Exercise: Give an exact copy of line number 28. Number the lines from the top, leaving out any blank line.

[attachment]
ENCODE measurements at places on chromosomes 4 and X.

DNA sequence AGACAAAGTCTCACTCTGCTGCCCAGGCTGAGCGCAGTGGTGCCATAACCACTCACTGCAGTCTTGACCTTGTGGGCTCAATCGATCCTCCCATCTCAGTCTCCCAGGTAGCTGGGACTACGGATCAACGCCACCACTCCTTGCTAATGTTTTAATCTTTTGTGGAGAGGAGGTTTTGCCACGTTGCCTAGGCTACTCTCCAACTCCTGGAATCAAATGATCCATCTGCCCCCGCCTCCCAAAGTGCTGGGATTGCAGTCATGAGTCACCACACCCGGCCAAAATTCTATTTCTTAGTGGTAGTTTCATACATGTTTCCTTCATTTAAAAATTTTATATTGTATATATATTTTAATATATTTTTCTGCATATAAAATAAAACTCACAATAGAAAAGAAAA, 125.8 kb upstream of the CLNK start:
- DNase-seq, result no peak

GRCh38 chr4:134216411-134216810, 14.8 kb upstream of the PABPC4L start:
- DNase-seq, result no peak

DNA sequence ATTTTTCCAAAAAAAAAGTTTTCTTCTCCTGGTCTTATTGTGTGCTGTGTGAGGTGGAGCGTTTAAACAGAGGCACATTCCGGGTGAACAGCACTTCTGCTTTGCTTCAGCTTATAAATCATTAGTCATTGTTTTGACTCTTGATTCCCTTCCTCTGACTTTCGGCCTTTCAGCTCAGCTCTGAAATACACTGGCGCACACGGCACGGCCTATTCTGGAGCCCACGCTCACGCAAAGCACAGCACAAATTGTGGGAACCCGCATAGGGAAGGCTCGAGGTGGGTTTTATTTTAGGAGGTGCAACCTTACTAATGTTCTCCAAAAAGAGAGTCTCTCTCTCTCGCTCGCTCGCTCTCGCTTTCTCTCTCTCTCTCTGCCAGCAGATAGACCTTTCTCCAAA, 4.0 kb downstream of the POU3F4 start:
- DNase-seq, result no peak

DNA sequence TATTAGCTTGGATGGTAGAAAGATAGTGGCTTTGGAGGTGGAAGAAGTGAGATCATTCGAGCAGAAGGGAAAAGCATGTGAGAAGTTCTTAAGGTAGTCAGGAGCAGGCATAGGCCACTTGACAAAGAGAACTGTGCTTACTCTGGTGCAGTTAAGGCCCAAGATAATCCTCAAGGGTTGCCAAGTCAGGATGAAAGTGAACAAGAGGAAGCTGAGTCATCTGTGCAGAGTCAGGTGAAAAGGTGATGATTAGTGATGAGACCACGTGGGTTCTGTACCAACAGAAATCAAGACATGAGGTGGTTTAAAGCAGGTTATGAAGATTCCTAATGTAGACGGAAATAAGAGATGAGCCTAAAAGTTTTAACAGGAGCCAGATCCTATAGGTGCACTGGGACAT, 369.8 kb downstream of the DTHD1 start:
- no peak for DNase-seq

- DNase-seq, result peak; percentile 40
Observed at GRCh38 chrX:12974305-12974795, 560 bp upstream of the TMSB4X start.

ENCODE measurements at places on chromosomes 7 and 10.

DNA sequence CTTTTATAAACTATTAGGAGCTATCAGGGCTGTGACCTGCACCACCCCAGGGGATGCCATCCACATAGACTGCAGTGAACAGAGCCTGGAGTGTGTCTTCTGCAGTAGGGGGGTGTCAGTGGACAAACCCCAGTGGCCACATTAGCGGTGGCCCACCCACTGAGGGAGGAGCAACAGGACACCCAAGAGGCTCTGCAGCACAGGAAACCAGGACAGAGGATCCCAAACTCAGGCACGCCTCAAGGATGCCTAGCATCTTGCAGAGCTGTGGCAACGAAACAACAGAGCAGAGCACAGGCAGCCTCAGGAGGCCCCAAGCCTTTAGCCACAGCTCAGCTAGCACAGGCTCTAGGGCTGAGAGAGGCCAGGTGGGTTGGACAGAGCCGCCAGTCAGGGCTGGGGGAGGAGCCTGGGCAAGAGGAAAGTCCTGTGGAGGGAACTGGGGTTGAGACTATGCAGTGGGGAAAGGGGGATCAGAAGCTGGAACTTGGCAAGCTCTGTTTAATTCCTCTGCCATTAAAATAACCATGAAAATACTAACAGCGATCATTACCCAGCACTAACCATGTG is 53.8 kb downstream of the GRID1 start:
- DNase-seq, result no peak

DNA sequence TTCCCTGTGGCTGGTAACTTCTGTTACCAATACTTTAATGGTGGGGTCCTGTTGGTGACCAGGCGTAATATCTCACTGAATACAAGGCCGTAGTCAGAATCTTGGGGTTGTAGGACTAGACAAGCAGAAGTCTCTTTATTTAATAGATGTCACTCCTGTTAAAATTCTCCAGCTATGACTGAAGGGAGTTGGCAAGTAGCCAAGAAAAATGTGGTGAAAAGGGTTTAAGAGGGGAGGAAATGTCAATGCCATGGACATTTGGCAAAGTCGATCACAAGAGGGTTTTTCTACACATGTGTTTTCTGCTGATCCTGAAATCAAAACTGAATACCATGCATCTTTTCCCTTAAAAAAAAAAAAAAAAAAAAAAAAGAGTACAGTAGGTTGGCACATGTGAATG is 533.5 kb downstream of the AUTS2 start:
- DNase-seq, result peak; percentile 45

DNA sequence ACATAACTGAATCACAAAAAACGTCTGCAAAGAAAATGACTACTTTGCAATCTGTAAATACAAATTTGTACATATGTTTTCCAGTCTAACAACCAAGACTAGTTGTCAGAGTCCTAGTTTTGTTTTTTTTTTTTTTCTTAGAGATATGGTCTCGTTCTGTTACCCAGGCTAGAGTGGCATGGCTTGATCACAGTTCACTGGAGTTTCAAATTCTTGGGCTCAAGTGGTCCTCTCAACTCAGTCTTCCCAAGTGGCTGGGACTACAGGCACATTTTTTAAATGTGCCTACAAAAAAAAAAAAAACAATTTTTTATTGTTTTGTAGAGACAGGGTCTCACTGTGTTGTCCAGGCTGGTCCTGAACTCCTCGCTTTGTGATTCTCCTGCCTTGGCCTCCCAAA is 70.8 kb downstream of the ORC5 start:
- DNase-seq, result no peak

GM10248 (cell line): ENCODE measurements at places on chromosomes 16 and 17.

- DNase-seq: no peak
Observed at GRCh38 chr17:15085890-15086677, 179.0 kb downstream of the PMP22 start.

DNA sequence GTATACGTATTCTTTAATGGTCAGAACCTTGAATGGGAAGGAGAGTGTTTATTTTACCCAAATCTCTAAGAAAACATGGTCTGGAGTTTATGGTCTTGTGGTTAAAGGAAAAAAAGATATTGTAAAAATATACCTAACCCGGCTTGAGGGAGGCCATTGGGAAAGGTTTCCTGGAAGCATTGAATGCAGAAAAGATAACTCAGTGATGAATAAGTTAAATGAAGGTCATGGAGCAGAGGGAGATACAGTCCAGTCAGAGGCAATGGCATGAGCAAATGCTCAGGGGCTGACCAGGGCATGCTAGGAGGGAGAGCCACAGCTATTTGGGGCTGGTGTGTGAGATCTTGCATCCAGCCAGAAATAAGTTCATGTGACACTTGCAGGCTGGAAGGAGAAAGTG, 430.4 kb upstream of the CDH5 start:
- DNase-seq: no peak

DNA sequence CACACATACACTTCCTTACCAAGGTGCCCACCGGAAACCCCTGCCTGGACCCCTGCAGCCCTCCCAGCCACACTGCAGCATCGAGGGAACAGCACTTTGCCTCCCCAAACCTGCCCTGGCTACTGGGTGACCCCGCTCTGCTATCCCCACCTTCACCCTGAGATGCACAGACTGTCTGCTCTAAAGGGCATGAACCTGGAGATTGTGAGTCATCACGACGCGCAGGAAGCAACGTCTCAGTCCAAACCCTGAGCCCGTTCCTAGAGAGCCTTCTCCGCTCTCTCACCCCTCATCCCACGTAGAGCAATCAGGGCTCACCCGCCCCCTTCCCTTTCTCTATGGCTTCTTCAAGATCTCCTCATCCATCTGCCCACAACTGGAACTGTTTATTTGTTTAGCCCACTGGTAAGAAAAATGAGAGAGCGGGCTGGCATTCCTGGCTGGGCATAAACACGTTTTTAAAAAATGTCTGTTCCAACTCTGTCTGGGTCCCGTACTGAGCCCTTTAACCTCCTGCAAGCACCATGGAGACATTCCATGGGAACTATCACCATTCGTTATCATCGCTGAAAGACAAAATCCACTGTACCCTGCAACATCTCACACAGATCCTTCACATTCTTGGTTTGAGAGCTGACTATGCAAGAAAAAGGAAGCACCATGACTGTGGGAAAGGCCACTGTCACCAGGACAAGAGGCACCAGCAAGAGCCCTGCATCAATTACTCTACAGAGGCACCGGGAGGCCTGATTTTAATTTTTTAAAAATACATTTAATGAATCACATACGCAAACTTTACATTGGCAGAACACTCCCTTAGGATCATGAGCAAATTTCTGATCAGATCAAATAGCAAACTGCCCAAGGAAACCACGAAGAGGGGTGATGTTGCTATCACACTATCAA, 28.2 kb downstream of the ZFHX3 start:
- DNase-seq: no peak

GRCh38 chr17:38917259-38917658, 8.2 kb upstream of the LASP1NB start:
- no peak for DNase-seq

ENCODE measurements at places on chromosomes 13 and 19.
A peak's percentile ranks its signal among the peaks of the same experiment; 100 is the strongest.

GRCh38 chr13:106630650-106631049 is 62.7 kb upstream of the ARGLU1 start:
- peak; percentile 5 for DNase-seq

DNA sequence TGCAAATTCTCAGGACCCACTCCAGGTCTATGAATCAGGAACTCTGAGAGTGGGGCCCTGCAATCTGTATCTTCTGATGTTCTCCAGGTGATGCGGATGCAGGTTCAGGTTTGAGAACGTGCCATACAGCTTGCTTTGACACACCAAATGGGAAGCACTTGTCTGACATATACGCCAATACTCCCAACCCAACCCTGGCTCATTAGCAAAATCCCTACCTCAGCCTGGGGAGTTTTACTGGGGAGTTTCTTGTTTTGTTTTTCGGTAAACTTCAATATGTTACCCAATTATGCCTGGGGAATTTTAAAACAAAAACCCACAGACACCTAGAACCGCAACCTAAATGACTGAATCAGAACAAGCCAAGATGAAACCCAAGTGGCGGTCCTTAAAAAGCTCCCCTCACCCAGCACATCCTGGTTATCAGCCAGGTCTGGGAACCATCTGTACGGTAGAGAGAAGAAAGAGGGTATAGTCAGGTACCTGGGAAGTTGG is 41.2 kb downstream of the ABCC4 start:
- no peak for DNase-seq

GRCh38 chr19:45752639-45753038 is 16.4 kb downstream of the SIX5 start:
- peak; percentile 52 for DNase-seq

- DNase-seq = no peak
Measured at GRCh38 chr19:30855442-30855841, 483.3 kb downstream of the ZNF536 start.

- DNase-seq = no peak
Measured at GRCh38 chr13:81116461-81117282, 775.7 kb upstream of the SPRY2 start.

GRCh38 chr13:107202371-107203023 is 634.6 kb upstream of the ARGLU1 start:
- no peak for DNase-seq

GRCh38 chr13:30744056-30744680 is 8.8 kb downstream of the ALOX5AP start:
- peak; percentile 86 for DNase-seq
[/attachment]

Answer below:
ENCODE measurements at places on chromosomes 13 and 19.